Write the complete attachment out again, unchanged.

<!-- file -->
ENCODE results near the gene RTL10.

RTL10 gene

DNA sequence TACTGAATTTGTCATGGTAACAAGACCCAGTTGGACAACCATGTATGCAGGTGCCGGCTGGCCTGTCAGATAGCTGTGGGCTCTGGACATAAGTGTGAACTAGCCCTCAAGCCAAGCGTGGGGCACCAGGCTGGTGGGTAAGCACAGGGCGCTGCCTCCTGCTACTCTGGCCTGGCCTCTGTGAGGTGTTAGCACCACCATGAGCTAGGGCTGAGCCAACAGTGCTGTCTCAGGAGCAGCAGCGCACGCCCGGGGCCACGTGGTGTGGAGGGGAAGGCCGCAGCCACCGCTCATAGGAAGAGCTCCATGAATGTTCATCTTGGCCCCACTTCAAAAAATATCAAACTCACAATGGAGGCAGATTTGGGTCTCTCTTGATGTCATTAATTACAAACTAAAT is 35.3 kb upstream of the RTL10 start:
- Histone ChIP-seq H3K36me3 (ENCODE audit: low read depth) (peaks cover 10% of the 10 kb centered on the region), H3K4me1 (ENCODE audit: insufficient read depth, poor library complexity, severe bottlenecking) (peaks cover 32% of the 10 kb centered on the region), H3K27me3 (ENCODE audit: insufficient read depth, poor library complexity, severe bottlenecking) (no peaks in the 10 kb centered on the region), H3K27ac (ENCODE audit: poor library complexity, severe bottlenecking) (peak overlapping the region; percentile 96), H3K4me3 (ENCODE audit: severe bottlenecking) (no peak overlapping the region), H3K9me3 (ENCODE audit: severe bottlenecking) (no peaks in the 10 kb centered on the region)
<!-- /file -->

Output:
ENCODE results near the gene RTL10.

RTL10 gene

DNA sequence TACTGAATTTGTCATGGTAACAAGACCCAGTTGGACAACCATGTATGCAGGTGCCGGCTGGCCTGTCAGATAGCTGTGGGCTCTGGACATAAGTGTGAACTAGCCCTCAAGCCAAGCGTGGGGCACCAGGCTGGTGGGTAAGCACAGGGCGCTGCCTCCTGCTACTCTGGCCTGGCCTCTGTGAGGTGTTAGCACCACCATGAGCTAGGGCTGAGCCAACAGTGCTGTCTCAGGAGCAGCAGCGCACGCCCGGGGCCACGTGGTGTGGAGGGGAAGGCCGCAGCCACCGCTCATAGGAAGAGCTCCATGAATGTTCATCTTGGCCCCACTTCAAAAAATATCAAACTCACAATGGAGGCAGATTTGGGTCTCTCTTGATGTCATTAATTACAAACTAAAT is 35.3 kb upstream of the RTL10 start:
- Histone ChIP-seq H3K36me3 (ENCODE audit: low read depth) (peaks cover 10% of the 10 kb centered on the region), H3K4me1 (ENCODE audit: insufficient read depth, poor library complexity, severe bottlenecking) (peaks cover 32% of the 10 kb centered on the region), H3K27me3 (ENCODE audit: insufficient read depth, poor library complexity, severe bottlenecking) (no peaks in the 10 kb centered on the region), H3K27ac (ENCODE audit: poor library complexity, severe bottlenecking) (peak overlapping the region; percentile 96), H3K4me3 (ENCODE audit: severe bottlenecking) (no peak overlapping the region), H3K9me3 (ENCODE audit: severe bottlenecking) (no peaks in the 10 kb centered on the region)